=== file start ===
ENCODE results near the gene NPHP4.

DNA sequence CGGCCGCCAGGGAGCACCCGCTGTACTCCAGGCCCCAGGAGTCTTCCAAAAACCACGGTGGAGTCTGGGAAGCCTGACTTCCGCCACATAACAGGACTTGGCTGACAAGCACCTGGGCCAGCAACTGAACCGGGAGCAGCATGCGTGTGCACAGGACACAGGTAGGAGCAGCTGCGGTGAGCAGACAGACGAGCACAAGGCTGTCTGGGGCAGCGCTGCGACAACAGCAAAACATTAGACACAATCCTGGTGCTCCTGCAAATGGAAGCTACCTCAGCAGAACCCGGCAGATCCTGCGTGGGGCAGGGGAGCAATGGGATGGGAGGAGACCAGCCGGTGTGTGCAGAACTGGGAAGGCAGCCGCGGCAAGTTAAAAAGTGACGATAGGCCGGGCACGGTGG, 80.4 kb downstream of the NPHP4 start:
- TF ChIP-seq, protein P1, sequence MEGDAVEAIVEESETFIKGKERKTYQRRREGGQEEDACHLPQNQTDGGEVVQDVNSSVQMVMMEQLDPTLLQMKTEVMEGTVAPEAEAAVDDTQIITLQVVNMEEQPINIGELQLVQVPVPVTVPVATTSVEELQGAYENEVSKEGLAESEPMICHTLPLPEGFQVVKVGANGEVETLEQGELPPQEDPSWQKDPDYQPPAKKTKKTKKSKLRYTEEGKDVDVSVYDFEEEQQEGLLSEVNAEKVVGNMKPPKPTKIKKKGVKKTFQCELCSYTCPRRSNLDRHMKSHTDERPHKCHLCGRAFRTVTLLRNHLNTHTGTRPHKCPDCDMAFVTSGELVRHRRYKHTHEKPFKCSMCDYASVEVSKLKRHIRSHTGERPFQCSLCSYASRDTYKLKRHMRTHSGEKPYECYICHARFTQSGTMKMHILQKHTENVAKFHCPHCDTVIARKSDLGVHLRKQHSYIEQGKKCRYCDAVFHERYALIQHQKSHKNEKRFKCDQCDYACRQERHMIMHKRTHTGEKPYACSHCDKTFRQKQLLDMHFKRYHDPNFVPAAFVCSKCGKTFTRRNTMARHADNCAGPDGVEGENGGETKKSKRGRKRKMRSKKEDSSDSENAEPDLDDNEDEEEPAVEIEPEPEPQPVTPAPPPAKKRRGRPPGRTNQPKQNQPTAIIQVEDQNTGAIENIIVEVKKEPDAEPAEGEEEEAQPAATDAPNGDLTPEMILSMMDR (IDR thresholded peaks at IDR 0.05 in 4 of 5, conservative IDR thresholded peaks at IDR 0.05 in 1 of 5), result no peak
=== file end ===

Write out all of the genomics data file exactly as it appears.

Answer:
ENCODE results near the gene NPHP4.

DNA sequence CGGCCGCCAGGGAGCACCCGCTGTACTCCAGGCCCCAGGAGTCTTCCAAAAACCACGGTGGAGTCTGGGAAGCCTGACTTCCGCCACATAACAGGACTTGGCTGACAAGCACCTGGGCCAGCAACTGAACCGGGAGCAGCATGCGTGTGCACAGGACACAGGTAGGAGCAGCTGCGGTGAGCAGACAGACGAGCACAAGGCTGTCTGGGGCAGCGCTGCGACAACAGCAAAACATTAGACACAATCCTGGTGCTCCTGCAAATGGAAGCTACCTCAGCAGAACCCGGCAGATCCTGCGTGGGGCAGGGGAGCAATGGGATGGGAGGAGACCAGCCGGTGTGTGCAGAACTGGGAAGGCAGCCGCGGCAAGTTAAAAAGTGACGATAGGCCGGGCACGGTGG, 80.4 kb downstream of the NPHP4 start:
- TF ChIP-seq, protein P1, sequence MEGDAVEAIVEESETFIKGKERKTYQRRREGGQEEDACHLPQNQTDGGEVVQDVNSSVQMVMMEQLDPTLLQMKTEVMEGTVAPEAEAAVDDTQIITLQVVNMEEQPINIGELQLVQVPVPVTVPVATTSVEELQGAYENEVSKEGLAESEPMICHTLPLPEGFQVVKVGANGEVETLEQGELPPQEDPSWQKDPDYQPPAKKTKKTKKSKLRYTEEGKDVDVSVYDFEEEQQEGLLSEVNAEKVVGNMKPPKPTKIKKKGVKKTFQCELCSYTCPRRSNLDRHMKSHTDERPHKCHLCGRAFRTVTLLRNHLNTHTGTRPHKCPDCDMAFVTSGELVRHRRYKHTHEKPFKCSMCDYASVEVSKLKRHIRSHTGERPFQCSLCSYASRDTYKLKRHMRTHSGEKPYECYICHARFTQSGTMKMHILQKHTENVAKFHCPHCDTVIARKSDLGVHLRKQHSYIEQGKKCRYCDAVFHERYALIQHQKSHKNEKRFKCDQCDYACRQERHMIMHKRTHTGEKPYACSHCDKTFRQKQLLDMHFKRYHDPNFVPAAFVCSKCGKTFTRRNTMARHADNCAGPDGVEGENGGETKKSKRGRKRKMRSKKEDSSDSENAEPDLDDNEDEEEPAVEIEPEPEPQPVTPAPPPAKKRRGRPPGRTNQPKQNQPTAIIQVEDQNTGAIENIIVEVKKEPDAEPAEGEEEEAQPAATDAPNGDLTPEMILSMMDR (IDR thresholded peaks at IDR 0.05 in 4 of 5, conservative IDR thresholded peaks at IDR 0.05 in 1 of 5), result no peak